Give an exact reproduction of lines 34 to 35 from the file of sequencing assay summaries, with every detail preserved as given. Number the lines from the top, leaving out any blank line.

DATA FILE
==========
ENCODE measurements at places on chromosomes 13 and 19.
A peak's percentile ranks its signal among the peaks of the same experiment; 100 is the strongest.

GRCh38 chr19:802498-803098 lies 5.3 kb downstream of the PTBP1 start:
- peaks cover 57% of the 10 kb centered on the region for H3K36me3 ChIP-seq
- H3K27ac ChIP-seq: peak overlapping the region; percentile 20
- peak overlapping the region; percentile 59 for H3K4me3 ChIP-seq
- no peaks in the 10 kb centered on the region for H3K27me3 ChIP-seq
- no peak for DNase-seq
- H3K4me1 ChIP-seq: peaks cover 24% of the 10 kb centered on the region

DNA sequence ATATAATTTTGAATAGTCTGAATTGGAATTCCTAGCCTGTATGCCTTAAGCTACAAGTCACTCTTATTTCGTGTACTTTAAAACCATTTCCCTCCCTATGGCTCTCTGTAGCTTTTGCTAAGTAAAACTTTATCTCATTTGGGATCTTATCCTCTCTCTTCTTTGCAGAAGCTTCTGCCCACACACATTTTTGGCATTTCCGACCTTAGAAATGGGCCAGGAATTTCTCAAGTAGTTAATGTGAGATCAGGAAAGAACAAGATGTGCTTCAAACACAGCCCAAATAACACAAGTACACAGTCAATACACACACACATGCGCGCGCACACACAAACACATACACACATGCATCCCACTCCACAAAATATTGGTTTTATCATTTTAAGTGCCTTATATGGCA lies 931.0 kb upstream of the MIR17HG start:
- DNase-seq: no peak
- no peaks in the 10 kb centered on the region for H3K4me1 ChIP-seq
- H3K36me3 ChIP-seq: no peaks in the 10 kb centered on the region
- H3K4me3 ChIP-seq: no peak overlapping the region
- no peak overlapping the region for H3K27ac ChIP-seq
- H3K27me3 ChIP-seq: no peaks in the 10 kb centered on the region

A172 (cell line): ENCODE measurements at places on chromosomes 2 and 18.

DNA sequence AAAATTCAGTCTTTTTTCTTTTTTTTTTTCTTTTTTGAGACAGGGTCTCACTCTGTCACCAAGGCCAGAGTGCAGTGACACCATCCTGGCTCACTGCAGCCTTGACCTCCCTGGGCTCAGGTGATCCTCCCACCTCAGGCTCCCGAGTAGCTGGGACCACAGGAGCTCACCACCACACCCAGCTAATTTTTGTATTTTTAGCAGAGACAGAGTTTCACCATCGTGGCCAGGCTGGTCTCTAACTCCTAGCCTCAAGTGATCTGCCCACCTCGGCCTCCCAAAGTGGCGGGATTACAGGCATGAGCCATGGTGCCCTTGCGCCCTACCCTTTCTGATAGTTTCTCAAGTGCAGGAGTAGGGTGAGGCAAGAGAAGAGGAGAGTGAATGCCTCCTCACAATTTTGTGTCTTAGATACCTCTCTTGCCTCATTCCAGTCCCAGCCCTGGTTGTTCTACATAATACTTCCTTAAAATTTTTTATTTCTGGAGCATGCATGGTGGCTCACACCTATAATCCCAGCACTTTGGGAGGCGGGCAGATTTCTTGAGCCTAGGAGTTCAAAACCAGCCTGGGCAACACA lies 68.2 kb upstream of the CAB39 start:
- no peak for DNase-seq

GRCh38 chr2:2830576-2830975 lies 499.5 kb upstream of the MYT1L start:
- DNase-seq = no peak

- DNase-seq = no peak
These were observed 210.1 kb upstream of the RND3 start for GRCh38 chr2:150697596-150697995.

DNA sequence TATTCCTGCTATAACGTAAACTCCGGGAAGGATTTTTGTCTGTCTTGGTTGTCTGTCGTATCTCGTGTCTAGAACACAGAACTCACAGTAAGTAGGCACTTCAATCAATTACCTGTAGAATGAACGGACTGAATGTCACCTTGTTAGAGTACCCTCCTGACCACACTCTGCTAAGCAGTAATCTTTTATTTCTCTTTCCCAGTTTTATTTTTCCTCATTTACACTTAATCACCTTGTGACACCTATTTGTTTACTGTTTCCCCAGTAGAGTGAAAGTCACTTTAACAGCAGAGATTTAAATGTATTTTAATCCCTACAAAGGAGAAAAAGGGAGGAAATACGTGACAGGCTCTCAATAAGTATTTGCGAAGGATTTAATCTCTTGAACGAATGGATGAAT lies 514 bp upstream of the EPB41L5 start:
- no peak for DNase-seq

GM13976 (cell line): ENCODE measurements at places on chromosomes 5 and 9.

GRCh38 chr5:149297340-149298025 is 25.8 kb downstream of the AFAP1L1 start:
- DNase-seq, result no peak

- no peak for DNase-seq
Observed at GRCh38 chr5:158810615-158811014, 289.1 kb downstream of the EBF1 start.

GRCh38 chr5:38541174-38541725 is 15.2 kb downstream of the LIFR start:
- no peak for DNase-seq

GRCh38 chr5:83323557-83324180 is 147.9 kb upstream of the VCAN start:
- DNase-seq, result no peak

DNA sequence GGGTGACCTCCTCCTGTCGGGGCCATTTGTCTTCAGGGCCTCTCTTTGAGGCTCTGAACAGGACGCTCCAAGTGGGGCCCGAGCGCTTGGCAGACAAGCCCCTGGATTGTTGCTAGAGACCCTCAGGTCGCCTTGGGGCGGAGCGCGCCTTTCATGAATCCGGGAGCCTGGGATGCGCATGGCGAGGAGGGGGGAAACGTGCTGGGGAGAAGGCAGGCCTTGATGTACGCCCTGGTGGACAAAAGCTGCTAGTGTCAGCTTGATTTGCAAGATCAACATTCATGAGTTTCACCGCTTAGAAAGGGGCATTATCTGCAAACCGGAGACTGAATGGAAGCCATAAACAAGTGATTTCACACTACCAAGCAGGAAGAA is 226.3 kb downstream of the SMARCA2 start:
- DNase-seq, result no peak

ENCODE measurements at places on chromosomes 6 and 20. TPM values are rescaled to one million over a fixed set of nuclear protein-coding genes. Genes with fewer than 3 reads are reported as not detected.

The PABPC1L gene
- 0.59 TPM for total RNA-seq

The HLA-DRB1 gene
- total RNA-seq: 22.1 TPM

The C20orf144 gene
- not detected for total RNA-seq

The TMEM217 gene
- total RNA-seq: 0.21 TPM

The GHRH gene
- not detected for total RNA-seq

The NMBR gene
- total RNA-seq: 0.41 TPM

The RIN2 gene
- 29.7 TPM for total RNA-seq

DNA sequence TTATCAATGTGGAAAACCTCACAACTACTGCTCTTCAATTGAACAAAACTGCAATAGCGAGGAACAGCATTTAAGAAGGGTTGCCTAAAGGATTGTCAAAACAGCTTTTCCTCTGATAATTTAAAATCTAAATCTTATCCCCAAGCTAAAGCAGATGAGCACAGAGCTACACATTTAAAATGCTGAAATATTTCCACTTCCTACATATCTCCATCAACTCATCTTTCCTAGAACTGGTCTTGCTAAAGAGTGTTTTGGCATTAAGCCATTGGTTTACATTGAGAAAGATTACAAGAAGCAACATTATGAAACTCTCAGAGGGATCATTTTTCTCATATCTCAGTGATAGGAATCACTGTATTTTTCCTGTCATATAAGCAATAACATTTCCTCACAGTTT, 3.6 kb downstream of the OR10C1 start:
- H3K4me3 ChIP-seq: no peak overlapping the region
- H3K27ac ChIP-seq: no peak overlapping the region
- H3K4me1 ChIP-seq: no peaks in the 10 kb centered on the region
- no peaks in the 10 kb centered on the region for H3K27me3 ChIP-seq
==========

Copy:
- DNase-seq, result no peak

DNA sequence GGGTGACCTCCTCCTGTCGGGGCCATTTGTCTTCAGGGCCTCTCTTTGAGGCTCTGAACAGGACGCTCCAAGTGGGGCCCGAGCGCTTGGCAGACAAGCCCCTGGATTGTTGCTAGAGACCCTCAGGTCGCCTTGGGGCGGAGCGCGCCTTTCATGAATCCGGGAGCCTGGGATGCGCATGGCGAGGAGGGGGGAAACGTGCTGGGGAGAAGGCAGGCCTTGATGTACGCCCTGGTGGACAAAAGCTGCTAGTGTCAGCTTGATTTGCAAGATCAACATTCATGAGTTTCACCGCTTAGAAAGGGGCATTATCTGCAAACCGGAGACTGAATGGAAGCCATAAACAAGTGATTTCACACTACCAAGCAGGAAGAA is 226.3 kb downstream of the SMARCA2 start: